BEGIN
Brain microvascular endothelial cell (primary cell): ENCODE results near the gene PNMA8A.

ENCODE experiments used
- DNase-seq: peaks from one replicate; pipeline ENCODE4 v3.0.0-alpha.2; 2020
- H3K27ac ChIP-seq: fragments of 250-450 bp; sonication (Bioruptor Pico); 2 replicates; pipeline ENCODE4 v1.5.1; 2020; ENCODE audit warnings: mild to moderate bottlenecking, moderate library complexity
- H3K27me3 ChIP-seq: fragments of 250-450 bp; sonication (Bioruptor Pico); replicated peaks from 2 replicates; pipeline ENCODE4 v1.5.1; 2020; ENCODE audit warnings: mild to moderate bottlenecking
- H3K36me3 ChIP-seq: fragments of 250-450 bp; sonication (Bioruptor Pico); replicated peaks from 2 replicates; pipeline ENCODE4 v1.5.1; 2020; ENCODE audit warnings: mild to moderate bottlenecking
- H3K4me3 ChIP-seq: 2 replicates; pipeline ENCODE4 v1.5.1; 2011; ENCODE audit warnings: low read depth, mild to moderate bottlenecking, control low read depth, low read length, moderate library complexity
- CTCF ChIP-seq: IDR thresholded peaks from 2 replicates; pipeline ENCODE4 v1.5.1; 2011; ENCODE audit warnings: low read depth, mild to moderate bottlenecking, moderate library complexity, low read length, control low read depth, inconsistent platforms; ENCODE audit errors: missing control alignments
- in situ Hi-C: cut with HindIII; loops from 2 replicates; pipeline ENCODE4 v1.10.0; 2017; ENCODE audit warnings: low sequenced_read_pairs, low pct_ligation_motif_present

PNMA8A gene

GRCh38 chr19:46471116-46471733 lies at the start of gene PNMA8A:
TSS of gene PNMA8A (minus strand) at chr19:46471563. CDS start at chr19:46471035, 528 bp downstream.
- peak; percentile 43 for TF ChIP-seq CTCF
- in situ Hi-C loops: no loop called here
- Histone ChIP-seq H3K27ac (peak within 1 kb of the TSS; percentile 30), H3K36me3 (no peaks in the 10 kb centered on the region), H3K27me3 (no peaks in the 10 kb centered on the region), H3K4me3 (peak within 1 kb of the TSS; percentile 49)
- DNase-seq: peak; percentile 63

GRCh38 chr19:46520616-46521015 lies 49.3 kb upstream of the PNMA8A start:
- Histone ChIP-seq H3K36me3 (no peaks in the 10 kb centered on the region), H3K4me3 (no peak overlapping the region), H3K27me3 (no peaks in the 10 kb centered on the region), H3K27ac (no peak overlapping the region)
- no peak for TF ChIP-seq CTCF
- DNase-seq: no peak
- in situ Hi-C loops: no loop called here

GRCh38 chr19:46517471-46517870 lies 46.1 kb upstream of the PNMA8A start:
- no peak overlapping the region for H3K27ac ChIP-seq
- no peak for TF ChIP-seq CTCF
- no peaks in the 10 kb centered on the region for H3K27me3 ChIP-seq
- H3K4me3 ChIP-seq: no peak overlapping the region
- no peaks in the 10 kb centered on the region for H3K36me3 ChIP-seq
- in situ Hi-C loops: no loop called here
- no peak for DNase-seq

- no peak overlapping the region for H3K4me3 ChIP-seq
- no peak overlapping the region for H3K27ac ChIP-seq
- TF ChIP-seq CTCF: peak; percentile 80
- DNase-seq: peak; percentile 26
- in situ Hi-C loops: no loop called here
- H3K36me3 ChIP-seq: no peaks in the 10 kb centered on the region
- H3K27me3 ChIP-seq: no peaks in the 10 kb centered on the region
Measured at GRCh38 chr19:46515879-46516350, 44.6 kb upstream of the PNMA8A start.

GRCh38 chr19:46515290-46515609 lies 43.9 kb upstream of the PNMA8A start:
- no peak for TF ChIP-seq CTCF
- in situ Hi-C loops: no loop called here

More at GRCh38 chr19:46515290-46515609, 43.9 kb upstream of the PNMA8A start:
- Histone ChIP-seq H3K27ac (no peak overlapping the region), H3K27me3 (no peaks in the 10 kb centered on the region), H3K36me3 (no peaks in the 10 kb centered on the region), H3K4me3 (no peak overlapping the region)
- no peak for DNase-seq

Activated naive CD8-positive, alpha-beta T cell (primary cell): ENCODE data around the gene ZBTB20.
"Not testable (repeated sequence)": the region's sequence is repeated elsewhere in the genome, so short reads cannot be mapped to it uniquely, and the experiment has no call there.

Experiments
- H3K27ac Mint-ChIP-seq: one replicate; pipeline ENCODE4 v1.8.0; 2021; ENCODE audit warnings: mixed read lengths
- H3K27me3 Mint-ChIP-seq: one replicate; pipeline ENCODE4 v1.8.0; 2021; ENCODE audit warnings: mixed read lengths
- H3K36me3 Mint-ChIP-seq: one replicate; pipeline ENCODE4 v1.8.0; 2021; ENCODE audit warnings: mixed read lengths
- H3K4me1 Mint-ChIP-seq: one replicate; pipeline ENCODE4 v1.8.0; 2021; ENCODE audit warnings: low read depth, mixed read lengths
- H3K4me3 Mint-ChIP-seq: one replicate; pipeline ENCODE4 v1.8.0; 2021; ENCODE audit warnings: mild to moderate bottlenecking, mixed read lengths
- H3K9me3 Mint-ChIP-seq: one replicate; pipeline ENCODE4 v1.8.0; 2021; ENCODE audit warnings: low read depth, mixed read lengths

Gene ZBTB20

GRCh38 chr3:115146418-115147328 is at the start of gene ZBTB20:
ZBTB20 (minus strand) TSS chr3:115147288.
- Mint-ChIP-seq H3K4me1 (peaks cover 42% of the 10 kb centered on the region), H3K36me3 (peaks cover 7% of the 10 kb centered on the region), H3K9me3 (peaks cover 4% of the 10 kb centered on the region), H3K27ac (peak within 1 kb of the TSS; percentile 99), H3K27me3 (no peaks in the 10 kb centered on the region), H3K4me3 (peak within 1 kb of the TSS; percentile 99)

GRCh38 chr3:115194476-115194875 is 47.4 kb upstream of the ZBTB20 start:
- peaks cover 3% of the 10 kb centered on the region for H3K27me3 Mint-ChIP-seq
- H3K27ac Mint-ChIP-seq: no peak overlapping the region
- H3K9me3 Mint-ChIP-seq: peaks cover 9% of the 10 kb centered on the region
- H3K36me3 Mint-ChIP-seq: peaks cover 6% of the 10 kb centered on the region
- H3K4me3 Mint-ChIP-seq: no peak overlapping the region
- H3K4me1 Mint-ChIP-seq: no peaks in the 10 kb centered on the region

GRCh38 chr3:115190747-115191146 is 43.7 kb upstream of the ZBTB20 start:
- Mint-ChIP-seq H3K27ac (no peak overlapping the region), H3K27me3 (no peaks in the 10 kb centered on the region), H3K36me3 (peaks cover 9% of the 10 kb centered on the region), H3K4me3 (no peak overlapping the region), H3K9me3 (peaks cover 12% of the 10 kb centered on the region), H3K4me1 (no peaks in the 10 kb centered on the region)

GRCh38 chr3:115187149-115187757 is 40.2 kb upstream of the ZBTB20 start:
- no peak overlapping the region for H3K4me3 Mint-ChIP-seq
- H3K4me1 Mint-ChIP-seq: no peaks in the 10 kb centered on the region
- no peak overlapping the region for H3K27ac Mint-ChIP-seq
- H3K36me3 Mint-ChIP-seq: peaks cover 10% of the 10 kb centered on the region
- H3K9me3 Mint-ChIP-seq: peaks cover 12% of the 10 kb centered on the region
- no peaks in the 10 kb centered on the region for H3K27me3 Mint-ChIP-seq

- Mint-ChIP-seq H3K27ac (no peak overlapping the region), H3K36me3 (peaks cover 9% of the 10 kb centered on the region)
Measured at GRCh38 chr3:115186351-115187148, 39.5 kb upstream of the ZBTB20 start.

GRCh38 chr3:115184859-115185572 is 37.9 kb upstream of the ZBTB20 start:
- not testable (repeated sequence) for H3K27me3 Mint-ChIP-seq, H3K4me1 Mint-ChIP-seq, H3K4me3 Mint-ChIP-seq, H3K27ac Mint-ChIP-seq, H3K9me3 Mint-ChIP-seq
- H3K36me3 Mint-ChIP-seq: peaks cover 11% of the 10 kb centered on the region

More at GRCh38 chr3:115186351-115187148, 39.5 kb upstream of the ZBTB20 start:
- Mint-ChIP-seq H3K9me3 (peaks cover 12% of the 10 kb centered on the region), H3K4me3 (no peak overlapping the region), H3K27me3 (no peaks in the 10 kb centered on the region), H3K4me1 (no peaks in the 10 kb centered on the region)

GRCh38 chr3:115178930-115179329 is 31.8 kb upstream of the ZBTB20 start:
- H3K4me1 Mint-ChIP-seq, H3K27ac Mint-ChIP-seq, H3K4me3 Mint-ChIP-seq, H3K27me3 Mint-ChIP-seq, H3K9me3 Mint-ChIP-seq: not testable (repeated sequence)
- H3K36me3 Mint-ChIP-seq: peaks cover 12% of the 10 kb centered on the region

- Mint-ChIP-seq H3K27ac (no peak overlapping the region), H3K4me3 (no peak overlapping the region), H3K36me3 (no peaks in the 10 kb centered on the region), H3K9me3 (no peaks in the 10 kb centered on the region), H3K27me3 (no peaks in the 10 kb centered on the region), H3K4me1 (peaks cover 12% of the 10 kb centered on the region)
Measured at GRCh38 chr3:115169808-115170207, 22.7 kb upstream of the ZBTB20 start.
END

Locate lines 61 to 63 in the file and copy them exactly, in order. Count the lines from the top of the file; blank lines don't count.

- H3K36me3 Mint-ChIP-seq: peaks cover 6% of the 10 kb centered on the region
- H3K4me3 Mint-ChIP-seq: no peak overlapping the region
- H3K4me1 Mint-ChIP-seq: no peaks in the 10 kb centered on the region